The week in trade: EU inner-sanctum, EV tussles and digital trade docs

Thu 21 Sept 2023
Posted by: Danielle Keen
Features

This week marks the IOE&IT’s Annual General Meeting (AGM), which is taking place in sunny Glasgow. We also hosted our first food and drink special interest group, discussing the issues facing the industry with an expert panel.

In less tasty news, it’s been a tough week for sustainability, as the dust settles on Sunak’s net zero announcements and EV trade tensions between the EU and China hot up.

The big picture: Could a return to the EU be on the cards? It was an unequivocal ‘no’ from Keir Starmer, who ruled out re-joining the bloc, the customs union and single market on Monday (18 September).

And yet, an alternative route to better trading terms with the EU may have emerged in the form of a new tiered system backed by both France and Germany. The Independent reports that under this new system, the UK could gain admission to a privileged ‘inner circle,’ removing existing barriers.

Good week/bad week: It was a good week for Martin Kent, recently appointed as HM Trade Commissioner for Asia Pacific. He can look forward to jetting around the Indo-Pacific trying to strike trade deals.

Airport managers, who face managing the cost of billion-dollar bills to adapt to climate change, according to Bloomberg. Heatwaves, flooding and other forms of extreme weather will see airports scrambling to avoid closure and ensure safety standards.

How’s stat? The FT reported that electric vehicles (EVs) are set to comprise 18% of all cars sold this year. Who will be selling, and to whom, is still up for debate. Amid possible EU anti-subsidy probes into China’s market, Vietnam is now tipped to take over supply, according to Reuters.

The week in customs: It’s finally here! The Electronic Trade Documents Act (ETDA) came into force yesterday (20 September) ushering in a brave new world of trade digitalisation. The act will give digital trade docs, from promissory notes to bills of lading, the same legally recognition as their paper counterparts. This will enable trade, the laggard of commerce, to take tentative steps into the twenty-first century at long last.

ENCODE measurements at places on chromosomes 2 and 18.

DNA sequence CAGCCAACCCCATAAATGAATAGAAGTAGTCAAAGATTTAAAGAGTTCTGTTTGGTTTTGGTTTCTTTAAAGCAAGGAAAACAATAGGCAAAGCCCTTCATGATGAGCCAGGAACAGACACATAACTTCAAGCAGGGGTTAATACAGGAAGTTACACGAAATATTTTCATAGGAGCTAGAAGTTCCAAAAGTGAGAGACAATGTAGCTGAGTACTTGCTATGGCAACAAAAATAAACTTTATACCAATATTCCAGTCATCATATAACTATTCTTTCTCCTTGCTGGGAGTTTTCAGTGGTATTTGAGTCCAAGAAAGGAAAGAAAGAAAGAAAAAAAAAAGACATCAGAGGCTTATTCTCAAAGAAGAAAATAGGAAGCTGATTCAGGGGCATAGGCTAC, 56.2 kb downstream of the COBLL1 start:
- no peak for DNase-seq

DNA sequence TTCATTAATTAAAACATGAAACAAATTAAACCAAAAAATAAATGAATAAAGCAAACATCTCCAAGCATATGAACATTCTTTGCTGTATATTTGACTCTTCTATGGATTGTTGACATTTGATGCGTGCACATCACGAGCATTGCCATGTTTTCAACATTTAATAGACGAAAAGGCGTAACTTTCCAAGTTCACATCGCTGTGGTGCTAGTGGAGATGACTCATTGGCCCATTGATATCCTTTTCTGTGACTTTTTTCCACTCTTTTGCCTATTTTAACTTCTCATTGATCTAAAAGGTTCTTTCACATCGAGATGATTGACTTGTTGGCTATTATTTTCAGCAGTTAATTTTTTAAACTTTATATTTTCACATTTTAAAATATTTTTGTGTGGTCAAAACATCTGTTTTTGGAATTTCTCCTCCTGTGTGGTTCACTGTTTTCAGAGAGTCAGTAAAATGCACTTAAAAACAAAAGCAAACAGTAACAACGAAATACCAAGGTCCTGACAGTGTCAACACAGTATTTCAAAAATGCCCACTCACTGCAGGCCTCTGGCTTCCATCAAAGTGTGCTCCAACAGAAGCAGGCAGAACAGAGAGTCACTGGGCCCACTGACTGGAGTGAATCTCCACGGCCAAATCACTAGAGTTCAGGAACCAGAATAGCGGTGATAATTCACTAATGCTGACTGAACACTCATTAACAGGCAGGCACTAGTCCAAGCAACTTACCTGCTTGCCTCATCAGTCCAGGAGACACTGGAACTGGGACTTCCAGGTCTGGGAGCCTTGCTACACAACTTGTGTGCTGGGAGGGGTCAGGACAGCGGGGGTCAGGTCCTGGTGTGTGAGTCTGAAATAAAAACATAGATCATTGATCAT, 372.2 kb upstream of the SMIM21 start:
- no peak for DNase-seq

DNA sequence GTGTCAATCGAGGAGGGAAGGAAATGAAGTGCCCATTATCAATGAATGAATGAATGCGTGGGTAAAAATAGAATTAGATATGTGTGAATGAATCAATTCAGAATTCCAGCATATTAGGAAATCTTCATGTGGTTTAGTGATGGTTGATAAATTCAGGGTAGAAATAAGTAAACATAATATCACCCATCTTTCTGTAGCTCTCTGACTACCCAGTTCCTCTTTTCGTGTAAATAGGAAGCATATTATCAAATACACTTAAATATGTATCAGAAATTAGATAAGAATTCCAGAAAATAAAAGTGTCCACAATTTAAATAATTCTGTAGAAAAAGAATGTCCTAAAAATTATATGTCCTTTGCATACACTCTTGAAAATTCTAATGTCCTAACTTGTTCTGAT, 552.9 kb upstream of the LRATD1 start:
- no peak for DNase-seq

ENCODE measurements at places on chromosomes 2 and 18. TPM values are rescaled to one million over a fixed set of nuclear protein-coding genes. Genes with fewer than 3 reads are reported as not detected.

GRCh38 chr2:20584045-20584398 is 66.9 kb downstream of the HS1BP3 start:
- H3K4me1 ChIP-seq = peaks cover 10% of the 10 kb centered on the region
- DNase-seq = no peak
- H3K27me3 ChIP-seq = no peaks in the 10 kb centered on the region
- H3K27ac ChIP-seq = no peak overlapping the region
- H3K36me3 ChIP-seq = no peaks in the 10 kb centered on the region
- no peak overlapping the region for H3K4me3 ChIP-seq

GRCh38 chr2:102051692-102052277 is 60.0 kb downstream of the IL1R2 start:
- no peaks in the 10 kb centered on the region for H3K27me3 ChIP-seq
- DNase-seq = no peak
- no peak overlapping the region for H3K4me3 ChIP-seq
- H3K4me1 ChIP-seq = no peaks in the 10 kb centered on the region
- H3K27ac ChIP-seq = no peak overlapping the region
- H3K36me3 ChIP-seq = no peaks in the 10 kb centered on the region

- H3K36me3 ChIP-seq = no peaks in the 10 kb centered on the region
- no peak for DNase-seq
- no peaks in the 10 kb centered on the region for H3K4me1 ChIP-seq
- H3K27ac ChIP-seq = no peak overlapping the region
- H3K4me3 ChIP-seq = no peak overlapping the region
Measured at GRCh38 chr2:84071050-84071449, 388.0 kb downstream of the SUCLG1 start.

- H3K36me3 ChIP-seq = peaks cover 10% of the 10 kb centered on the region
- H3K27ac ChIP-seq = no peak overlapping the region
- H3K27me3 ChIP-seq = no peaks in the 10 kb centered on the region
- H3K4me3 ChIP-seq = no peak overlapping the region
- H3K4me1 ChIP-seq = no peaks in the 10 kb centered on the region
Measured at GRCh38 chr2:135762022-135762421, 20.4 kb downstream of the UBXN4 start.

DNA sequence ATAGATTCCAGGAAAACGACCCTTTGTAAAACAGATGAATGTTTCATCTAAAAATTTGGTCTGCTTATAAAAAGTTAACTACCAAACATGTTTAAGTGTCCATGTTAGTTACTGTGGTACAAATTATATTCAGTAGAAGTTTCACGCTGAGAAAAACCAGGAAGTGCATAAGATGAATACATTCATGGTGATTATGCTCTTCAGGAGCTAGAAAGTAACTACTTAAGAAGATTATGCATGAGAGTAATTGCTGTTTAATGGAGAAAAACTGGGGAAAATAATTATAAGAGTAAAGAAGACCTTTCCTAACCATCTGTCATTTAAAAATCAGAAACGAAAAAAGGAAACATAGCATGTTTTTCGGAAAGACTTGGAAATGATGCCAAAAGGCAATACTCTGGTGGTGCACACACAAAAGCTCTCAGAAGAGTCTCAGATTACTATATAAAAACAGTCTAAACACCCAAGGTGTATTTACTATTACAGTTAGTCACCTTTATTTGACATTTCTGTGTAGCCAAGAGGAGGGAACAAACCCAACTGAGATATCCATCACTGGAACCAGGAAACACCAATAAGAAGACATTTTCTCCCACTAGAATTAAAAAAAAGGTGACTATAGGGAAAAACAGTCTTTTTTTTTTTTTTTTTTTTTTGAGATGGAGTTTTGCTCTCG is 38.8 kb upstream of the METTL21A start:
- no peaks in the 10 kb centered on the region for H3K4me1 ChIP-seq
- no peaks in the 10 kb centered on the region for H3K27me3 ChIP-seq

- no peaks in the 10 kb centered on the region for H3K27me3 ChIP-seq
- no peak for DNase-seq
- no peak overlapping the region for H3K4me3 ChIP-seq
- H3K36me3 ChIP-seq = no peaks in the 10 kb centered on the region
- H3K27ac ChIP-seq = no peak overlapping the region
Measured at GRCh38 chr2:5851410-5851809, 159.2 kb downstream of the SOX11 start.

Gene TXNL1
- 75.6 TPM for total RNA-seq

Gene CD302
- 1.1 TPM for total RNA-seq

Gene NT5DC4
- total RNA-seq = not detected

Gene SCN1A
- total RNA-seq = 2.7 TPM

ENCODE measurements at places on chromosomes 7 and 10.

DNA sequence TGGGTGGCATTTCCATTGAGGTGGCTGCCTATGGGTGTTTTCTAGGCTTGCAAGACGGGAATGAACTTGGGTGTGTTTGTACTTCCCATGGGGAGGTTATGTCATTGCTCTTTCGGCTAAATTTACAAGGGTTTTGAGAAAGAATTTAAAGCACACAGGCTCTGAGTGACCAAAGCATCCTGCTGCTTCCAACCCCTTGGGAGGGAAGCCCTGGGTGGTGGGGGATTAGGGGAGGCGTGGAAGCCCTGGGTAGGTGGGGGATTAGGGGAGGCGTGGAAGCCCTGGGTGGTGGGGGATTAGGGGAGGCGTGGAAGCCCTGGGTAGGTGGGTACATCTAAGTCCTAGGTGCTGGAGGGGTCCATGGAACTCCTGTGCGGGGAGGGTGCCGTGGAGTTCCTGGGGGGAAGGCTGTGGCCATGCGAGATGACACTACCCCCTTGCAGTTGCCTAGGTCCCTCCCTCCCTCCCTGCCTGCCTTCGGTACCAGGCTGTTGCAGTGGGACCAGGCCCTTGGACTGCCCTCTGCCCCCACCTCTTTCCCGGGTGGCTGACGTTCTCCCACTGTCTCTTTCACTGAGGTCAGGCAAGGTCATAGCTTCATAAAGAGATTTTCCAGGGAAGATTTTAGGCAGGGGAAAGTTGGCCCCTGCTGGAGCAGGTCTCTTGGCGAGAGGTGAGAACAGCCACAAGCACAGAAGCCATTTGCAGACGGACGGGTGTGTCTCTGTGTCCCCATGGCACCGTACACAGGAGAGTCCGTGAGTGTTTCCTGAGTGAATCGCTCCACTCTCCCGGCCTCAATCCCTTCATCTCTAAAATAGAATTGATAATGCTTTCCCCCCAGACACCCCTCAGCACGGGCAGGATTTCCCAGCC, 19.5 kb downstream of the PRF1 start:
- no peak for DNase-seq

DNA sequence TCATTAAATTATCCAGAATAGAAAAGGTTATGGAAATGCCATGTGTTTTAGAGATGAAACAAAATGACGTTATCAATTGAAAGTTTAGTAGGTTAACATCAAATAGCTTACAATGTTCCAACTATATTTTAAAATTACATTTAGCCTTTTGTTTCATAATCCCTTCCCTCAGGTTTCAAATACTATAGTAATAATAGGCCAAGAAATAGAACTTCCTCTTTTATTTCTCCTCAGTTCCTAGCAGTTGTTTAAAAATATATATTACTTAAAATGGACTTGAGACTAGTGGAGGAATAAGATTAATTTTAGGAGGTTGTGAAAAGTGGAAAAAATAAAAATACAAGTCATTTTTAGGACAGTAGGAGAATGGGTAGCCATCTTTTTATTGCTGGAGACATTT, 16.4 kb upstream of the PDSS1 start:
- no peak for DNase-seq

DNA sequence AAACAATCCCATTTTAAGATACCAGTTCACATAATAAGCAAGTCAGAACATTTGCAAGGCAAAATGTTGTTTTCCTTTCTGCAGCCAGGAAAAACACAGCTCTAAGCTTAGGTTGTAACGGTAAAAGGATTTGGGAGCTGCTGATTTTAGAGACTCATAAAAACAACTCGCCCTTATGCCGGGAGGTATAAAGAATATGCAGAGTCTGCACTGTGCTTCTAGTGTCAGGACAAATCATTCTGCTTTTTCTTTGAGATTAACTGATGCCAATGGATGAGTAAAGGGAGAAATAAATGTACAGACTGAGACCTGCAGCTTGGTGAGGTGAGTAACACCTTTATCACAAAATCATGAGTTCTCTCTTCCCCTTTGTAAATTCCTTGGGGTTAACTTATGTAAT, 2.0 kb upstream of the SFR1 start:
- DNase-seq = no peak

Quote of the week: “There are a number of red warning lights on the dashboard. Previous rate rises are working to tackle inflation. And if the medicine is working, you need to give it time to avoid risking an overdose.” Kitty Ussher, the chief economist at the Institute of Directors, speaking to The Guardian. The Bank of England are clearly in agreement as rates held firm at 5.25% today.

What else we covered this week: Content editor Benjamin Roche covered Kemi Badenoch’s announcement of a revamped UK trade board.

Richard Cree delved into the history of Glasgow, which played host to our IOE&IT AGM this week, exploring transatlantic shipping, the city’s ‘tobacco lords’ and tech hubs.

As Tata Steel finally got its £1.2bn cash injection, Phil Adnett found out what’s the deal with green steel.

Executive editor William Barns-Graham completed his series on ETDA this week, considering the future of trade digitalisation now that the act is in place.

True facts: Saturday 23 September marks the Autumn equinox, a date after which Michigan researchers found that heart attacks decrease, possibly due to the extra hour’s sleep associated with the end of daylight saving practices.
While you’d think resolving to go to bed an hour earlier would neutralise your risk of ‘shuffling off’ come Daylight Saving, the heart attack research has actually been used in several US states to fight the clocks going forward.